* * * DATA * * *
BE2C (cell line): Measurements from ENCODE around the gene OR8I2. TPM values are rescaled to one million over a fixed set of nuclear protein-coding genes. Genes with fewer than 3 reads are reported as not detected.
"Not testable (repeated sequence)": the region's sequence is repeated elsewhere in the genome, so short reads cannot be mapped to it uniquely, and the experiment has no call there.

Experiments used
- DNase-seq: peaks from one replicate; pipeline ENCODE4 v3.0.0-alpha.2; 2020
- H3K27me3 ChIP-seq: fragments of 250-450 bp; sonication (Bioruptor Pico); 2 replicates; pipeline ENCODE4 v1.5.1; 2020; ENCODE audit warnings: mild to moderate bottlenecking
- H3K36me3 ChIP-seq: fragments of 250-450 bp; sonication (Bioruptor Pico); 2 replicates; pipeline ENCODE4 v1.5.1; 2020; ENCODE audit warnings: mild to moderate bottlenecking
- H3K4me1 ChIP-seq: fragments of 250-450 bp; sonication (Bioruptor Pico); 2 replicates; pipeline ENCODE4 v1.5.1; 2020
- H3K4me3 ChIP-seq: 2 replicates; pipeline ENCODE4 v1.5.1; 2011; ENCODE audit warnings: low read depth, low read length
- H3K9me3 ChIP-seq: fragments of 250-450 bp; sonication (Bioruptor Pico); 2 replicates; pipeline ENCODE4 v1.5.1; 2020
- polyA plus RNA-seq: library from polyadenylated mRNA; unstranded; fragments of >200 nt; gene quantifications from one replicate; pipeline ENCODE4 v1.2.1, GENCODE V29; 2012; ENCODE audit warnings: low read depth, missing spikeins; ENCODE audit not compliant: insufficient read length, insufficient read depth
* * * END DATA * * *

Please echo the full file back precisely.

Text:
BE2C (cell line): Measurements from ENCODE around the gene OR8I2. TPM values are rescaled to one million over a fixed set of nuclear protein-coding genes. Genes with fewer than 3 reads are reported as not detected.
"Not testable (repeated sequence)": the region's sequence is repeated elsewhere in the genome, so short reads cannot be mapped to it uniquely, and the experiment has no call there.

Experiments used
- DNase-seq: peaks from one replicate; pipeline ENCODE4 v3.0.0-alpha.2; 2020
- H3K27me3 ChIP-seq: fragments of 250-450 bp; sonication (Bioruptor Pico); 2 replicates; pipeline ENCODE4 v1.5.1; 2020; ENCODE audit warnings: mild to moderate bottlenecking
- H3K36me3 ChIP-seq: fragments of 250-450 bp; sonication (Bioruptor Pico); 2 replicates; pipeline ENCODE4 v1.5.1; 2020; ENCODE audit warnings: mild to moderate bottlenecking
- H3K4me1 ChIP-seq: fragments of 250-450 bp; sonication (Bioruptor Pico); 2 replicates; pipeline ENCODE4 v1.5.1; 2020
- H3K4me3 ChIP-seq: 2 replicates; pipeline ENCODE4 v1.5.1; 2011; ENCODE audit warnings: low read depth, low read length
- H3K9me3 ChIP-seq: fragments of 250-450 bp; sonication (Bioruptor Pico); 2 replicates; pipeline ENCODE4 v1.5.1; 2020
- polyA plus RNA-seq: library from polyadenylated mRNA; unstranded; fragments of >200 nt; gene quantifications from one replicate; pipeline ENCODE4 v1.2.1, GENCODE V29; 2012; ENCODE audit warnings: low read depth, missing spikeins; ENCODE audit not compliant: insufficient read length, insufficient read depth